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Ruth Draper
Date: 1884 - 1956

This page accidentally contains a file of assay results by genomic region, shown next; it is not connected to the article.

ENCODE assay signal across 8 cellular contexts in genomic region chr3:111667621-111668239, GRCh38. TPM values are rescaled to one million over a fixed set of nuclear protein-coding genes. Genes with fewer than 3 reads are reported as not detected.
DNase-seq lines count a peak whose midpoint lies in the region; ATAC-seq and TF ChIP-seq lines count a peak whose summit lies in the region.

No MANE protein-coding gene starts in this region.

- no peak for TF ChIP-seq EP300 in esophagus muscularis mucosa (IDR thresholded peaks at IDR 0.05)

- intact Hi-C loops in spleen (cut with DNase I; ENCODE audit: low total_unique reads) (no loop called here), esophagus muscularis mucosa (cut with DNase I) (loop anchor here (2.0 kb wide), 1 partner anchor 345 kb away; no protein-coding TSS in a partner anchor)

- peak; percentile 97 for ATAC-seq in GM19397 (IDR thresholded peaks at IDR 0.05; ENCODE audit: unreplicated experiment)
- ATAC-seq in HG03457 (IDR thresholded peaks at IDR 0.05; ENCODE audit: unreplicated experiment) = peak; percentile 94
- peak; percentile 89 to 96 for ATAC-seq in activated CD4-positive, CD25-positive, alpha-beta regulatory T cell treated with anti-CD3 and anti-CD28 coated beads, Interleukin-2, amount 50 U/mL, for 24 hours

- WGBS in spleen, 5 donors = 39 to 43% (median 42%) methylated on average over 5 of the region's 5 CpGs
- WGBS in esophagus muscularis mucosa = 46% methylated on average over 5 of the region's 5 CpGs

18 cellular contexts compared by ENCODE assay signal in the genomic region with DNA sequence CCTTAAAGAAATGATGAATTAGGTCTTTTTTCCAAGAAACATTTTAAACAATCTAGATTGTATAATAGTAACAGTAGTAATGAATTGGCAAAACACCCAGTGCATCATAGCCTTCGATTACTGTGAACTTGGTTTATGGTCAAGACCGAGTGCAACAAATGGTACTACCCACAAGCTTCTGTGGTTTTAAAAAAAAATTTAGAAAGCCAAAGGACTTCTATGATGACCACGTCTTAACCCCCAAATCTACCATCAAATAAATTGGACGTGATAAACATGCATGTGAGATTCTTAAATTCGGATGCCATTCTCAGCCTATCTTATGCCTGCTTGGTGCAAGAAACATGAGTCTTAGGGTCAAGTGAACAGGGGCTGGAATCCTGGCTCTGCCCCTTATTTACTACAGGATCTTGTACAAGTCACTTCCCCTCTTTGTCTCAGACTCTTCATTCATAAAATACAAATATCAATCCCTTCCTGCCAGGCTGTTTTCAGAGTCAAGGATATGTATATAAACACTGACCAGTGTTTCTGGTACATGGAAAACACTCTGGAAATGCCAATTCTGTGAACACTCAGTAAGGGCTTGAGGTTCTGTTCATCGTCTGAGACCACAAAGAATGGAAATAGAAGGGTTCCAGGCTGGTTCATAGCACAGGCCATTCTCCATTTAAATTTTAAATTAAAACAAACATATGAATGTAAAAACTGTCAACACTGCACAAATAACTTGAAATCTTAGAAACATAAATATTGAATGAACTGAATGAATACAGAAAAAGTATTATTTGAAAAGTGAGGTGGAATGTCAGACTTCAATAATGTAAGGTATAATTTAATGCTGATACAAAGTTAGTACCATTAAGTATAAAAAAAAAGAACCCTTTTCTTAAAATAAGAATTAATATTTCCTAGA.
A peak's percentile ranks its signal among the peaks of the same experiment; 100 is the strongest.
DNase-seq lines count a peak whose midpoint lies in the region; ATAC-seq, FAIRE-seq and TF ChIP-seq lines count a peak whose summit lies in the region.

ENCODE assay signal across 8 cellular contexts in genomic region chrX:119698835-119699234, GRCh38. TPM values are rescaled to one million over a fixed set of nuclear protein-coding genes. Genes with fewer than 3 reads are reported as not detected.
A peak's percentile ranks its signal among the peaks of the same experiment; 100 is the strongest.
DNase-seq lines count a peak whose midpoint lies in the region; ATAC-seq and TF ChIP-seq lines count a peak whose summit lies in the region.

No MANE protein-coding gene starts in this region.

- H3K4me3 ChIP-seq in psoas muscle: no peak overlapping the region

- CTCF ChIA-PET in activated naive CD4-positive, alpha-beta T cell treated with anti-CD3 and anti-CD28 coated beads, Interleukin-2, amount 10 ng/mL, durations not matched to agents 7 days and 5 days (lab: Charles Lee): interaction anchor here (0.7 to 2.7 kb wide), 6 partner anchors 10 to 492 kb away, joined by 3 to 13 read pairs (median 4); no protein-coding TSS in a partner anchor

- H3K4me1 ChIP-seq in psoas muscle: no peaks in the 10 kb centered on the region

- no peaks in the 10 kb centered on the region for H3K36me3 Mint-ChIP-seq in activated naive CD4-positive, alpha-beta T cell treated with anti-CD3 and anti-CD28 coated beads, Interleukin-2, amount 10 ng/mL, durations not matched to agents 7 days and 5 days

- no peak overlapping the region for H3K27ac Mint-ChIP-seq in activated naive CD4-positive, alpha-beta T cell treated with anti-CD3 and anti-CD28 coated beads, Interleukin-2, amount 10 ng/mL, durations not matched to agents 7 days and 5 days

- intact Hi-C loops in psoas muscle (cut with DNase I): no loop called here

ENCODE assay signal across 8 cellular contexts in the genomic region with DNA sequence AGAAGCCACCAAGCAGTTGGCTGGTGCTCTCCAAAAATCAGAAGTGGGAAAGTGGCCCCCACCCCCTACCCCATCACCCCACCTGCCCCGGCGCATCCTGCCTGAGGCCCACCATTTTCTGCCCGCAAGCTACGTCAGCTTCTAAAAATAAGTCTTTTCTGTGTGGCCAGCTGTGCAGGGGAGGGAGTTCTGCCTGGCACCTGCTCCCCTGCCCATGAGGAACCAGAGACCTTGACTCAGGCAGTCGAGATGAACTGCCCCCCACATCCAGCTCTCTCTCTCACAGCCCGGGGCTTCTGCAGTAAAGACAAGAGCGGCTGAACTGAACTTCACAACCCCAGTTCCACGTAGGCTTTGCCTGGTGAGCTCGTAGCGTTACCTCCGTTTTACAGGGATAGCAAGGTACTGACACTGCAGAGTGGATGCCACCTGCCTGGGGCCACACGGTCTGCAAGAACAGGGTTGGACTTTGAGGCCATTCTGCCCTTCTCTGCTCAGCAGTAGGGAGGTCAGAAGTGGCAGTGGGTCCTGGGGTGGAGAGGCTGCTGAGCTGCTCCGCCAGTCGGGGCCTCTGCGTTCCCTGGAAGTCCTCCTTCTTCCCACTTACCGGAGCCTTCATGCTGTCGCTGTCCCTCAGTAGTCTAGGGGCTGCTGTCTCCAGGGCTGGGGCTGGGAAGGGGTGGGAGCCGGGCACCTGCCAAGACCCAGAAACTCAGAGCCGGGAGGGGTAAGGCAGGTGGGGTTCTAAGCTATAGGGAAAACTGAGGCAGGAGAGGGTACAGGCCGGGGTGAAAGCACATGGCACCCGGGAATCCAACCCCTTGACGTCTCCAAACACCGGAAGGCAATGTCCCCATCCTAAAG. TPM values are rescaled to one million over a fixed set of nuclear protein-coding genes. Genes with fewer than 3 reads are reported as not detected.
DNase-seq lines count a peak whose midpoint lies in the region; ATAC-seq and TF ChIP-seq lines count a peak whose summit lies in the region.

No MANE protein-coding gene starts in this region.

Remarks: One of New York City's most gifted daughters, Ruth Draper, was born December 2, 1884. She was a granddaughter of Charles A. Dana, the great editor of The New York Sun, and a daughter of Ruth Dana Draper and the eminent physician, Dr. William H. Draper. Inspired by Ignace Jan Paderewski, who knew Miss Draper as a child and was among the first to recognize the promise of a successful career in her uncanny gift of characterization, she began her professional life about 1915. Later Sarah Bernhardt, Eleonora Duse, Ellen Terry, Henry James, George Bernard Shaw, and Sir James M. Barrie were deeply impressed by her early work and gave her enthusiastic encouragement. It was Henry James who admonished her to seek no further than the talent which she held there in her two hands. "My dear," he said, "you have woven yourself a very beautiful little Persian carpet. Stand on it." In many countries, her audiences for three generations have discovered in her an understanding, loving and penetrating observation of the people she portrayed. In whatever country she found herself, she was tireless in her performances for charities and, during the war, toured camps and hospitals. She was acclaimed in London as "the joy of two continents." Her repertoire consisted of thirty-seven sketches in which there were fifty-eight characters--comic, tragic, lovable or ridiculous, brought to life with the simplest accessories, and who seemed to fill the stage. Some of her material was taken from actual experience but most of the sketches were drawn from her imaginative and comprehensive understanding of people and their surroundings. Miss Draper died in New York City on December 30, 1956.